“Vaccines should not be driven by market forces,” Schoub said on a webinar on Thursday, according to Bloomberg, urging equitable distribution of the shots globally.

“It’s actually grotesque what has happened.”

A view echoed in the week, by UN Secretary-General Antonio Guterres who warned that countries indulging in “vaccinationalism” was self-defeating and would delay the global recovery.

Guterres’ comments were followed by that of WHO Director-General Tedros Adhanom Ghebreyesus who in turn blasted rich nations’ ‘me-first approach’ to Covid-19 vaccines.

‘Inter-ministerial committee a vaccine game-changer

“We are going to be getting vaccines in the numbers we need,” an adamant President said at a Jan. 19 briefing, where he also announced the formation of an inter-ministerial committee to oversee the inoculations.

“It will be a game-changer as far as dealing with the pandemic is concerned.”

Covid-19 Vaccine: Cosatu chimes into chorus of criticism against Cyril’s government

The 1.8 million-member Congress of South African Trade Unions (COSATU), a key ally of the ruling African National Congress (ANC), remains unmoved in its criticism.

“We read them the riot act. This has been nothing short of criminal negligence,” said Matthew Parks, Cosatu’s parliamentary coordinator, according to Bloomberg.

“If this doesn’t get fixed it could destroy Cyril’s legacy or even his chances of a second term.”

With public confidence plunging, a failure to bring the pandemic under control could also erode support for the ANC in the local government elections scheduled for later this year.

It could also provide fertile ground for Ramaphosa’s detractors within his ANC to question his credibility and push for his ousting.

In a letter responding to queries from a non-profit, Corruption Watch, the National Treasury said it told the health ministry on Jan. 6 it could negotiate directly with vaccine suppliers, a departure from normal procurement rules, Bloomberg reported.

Solidarity Fund steps in

On Dec. 3, Ramaphosa announced that the Solidarity Fund had stepped in to pay the Covax deposit after the government missed a self-imposed deadline.

“We are encouraged that the Solidarity Fund will be making an initial contribution of R327 million on behalf of our country to COVAX.”

Business organisations were only approached for help in early January, according to Bloomberg.

Medical insurers have agreed to pay for vaccines to cover their members as well as an equal number of others who don’t have cover, it’s been reported.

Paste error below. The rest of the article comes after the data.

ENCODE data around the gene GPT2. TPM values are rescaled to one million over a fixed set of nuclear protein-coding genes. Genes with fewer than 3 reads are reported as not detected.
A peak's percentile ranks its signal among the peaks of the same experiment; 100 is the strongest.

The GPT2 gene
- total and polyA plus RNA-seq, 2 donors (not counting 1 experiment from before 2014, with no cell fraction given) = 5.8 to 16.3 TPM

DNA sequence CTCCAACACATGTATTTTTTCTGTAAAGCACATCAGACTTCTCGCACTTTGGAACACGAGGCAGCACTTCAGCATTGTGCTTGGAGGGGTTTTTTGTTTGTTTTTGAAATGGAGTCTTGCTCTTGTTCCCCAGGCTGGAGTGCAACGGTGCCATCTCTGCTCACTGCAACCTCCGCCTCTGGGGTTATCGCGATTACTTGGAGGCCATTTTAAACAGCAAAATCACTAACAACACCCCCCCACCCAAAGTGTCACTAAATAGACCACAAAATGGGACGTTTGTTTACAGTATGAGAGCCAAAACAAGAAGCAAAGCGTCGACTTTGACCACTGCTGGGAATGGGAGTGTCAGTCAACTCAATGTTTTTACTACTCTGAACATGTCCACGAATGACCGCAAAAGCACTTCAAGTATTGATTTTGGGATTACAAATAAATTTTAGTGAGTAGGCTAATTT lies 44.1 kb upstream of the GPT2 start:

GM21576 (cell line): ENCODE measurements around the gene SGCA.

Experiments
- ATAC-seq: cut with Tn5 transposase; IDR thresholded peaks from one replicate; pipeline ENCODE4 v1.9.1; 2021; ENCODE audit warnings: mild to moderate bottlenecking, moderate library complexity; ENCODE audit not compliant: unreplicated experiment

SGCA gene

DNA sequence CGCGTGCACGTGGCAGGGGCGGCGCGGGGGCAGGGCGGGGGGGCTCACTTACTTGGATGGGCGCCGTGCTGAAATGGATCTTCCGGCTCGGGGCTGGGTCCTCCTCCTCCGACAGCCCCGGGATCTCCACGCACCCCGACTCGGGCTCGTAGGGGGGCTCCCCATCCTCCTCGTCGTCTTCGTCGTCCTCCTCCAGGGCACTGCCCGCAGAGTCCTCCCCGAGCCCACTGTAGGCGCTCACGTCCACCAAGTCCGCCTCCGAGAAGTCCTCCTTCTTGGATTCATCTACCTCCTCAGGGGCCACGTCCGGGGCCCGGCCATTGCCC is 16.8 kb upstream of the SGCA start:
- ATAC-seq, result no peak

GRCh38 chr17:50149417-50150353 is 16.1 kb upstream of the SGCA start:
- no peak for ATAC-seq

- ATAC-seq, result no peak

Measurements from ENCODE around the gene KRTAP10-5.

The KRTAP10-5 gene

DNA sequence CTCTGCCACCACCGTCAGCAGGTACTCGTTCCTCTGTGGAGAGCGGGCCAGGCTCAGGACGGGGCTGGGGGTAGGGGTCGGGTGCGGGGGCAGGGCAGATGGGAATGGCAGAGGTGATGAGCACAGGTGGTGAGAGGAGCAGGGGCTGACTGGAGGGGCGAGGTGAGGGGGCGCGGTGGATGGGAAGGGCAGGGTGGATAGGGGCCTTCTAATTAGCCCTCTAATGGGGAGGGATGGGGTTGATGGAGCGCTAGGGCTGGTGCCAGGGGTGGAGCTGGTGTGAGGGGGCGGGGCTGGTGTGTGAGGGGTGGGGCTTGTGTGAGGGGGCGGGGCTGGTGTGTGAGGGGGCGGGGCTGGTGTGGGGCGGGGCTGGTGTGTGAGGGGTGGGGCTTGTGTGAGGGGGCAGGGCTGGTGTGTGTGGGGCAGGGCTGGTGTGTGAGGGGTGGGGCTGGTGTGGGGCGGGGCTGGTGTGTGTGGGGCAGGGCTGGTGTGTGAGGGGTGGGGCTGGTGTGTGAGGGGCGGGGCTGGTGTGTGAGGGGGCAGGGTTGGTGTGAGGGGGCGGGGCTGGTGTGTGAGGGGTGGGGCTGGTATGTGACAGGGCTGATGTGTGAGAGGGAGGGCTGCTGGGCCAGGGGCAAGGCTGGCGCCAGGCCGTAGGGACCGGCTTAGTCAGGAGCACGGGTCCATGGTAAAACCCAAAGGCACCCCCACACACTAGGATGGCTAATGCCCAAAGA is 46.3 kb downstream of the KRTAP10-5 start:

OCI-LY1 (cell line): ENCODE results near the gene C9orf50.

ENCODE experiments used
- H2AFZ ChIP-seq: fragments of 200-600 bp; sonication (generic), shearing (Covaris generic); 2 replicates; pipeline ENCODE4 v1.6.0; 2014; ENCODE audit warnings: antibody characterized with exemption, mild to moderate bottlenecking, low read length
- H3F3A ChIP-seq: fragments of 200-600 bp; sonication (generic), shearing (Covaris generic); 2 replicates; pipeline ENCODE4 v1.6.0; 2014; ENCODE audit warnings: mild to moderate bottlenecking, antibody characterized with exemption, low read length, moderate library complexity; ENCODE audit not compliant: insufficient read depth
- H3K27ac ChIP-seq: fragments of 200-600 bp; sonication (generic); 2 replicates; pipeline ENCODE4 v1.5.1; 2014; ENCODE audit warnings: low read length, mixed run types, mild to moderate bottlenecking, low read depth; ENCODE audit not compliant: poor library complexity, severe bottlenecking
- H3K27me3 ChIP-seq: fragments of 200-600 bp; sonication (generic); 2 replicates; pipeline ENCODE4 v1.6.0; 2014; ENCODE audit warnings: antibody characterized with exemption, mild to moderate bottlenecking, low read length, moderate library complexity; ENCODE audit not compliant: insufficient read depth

A vaccination campaign covering 67% of the population will cost about R20 billion, of which about 30% would be covered by medical insurers, according to Mkhize.

‘Beggars belief’

John Steenhuisen, the leader of the Democratic Alliance, South Africa’s largest opposition party, said he’d been reliably informed that talks with reputable vaccine manufacturers only started this year, according to Bloomberg.

“The public has a right to know why, after six months of claimed negotiations, not one single bilateral agreement was signed and not a single dose secured for South Africa in 2020.”

‘Shockingly disingenuous’: Group of eminent SA scientists tear into gov over ‘vaccine fiasco’

A grouping of eminent SA scientists said in early January editorial that it “beggars belief” that South Africa has neither a secured vaccine supply nor a plan for mass inoculation in the foreseeable future, calling on Ramaphosa to fire officials who oversaw the vaccine procurement “fiasco.”

The group included Prof Glenda Gray, the president of the South African Medical Research Council (SAMRC) who was pushed out without explanation from Mkhize’s advisory council in September.

“President Cyril Ramaphosa will have to dispense with his “otherwise admirable political consensus management and wield the axe against the members and officials in his administration responsible for the perilous Covid-19 vaccine fiasco.” 

Hidden agenda?

Schoub reportedly told the BBC that the scientists who penned the editorial “might have another agenda, which has caused them to go on a rampage” but didn’t elaborate on what the agenda might be.

“The delay is unfortunate but I don’t think it’s total gloom,” as is being portrayed by the media, Schoub said on the webinar.

Critics also pointed out to Bloomberg that South Africa squandered a huge advantage of hosting as many as four Covid-19 vaccine trials — the only country in Africa to do so — as well as having Johnson & Johnson agree to use a South African factory that has the capacity to produce 300 million doses a year.

All that should have helped secure deals, they said.

Instead, South Africa may face the prospect of more lockdowns, desolation, and increasing isolation as other countries steam ahead with their inoculation rollouts.

“They are simply going to close their borders to our goods and people,” Cosatu’s Parks told Bloomberg.

“Everybody is losing far more by not sorting this out.”

Source : The South African More